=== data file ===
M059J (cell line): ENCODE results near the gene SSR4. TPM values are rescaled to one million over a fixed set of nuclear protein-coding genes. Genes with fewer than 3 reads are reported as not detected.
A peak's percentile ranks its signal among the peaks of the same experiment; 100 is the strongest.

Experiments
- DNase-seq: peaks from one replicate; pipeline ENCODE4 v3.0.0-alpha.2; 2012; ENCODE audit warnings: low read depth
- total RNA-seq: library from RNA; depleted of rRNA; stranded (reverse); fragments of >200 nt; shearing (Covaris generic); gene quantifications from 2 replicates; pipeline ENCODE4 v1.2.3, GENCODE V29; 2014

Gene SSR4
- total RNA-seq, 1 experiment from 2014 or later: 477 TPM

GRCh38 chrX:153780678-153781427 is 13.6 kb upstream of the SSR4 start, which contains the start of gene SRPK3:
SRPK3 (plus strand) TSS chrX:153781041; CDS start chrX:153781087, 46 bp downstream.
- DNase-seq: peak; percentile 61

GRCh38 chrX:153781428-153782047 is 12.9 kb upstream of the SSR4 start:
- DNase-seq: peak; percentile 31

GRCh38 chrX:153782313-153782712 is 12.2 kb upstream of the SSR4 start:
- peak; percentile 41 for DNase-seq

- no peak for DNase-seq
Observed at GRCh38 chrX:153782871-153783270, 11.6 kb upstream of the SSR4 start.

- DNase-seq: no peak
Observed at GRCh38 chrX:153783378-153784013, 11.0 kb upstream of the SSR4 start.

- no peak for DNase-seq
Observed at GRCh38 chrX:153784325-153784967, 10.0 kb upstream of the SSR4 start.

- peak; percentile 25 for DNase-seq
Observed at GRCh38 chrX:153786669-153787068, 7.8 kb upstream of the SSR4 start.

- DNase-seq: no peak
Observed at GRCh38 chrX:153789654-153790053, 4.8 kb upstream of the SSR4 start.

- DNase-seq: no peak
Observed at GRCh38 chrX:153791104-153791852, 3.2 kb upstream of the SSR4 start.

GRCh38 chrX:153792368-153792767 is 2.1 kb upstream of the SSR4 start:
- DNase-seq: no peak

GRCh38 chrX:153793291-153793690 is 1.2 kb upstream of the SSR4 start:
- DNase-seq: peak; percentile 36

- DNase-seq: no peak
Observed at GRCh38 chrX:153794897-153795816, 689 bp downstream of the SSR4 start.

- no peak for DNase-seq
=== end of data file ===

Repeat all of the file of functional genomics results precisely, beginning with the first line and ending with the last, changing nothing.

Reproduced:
M059J (cell line): ENCODE results near the gene SSR4. TPM values are rescaled to one million over a fixed set of nuclear protein-coding genes. Genes with fewer than 3 reads are reported as not detected.
A peak's percentile ranks its signal among the peaks of the same experiment; 100 is the strongest.

Experiments
- DNase-seq: peaks from one replicate; pipeline ENCODE4 v3.0.0-alpha.2; 2012; ENCODE audit warnings: low read depth
- total RNA-seq: library from RNA; depleted of rRNA; stranded (reverse); fragments of >200 nt; shearing (Covaris generic); gene quantifications from 2 replicates; pipeline ENCODE4 v1.2.3, GENCODE V29; 2014

Gene SSR4
- total RNA-seq, 1 experiment from 2014 or later: 477 TPM

GRCh38 chrX:153780678-153781427 is 13.6 kb upstream of the SSR4 start, which contains the start of gene SRPK3:
SRPK3 (plus strand) TSS chrX:153781041; CDS start chrX:153781087, 46 bp downstream.
- DNase-seq: peak; percentile 61

GRCh38 chrX:153781428-153782047 is 12.9 kb upstream of the SSR4 start:
- DNase-seq: peak; percentile 31

GRCh38 chrX:153782313-153782712 is 12.2 kb upstream of the SSR4 start:
- peak; percentile 41 for DNase-seq

- no peak for DNase-seq
Observed at GRCh38 chrX:153782871-153783270, 11.6 kb upstream of the SSR4 start.

- DNase-seq: no peak
Observed at GRCh38 chrX:153783378-153784013, 11.0 kb upstream of the SSR4 start.

- no peak for DNase-seq
Observed at GRCh38 chrX:153784325-153784967, 10.0 kb upstream of the SSR4 start.

- peak; percentile 25 for DNase-seq
Observed at GRCh38 chrX:153786669-153787068, 7.8 kb upstream of the SSR4 start.

- DNase-seq: no peak
Observed at GRCh38 chrX:153789654-153790053, 4.8 kb upstream of the SSR4 start.

- DNase-seq: no peak
Observed at GRCh38 chrX:153791104-153791852, 3.2 kb upstream of the SSR4 start.

GRCh38 chrX:153792368-153792767 is 2.1 kb upstream of the SSR4 start:
- DNase-seq: no peak

GRCh38 chrX:153793291-153793690 is 1.2 kb upstream of the SSR4 start:
- DNase-seq: peak; percentile 36

- DNase-seq: no peak
Observed at GRCh38 chrX:153794897-153795816, 689 bp downstream of the SSR4 start.

- no peak for DNase-seq